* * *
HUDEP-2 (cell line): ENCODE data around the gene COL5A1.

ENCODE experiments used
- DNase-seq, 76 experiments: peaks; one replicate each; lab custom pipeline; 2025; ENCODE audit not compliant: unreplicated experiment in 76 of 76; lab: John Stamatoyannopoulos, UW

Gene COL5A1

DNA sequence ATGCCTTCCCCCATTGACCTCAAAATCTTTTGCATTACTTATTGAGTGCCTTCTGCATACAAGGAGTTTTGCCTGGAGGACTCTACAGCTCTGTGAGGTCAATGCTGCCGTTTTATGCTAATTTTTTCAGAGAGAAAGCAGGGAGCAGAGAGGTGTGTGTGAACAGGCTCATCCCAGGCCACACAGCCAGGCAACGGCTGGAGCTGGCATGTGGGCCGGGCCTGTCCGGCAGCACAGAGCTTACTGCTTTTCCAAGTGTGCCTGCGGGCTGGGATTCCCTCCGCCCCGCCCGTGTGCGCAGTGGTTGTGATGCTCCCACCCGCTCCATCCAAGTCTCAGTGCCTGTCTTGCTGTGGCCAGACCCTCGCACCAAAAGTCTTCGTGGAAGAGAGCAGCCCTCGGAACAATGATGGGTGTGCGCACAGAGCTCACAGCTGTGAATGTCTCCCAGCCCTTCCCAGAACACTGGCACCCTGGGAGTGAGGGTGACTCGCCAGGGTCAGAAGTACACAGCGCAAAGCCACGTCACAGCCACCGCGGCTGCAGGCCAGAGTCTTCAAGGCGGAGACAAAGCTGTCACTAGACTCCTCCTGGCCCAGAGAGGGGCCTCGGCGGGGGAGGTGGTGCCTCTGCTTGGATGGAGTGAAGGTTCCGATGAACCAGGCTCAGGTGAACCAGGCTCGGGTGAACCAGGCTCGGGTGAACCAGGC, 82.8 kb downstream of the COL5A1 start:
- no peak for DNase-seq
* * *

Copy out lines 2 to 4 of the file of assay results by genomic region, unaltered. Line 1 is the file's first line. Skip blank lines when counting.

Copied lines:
ENCODE experiments used
- DNase-seq, 76 experiments: peaks; one replicate each; lab custom pipeline; 2025; ENCODE audit not compliant: unreplicated experiment in 76 of 76; lab: John Stamatoyannopoulos, UW

Gene COL5A1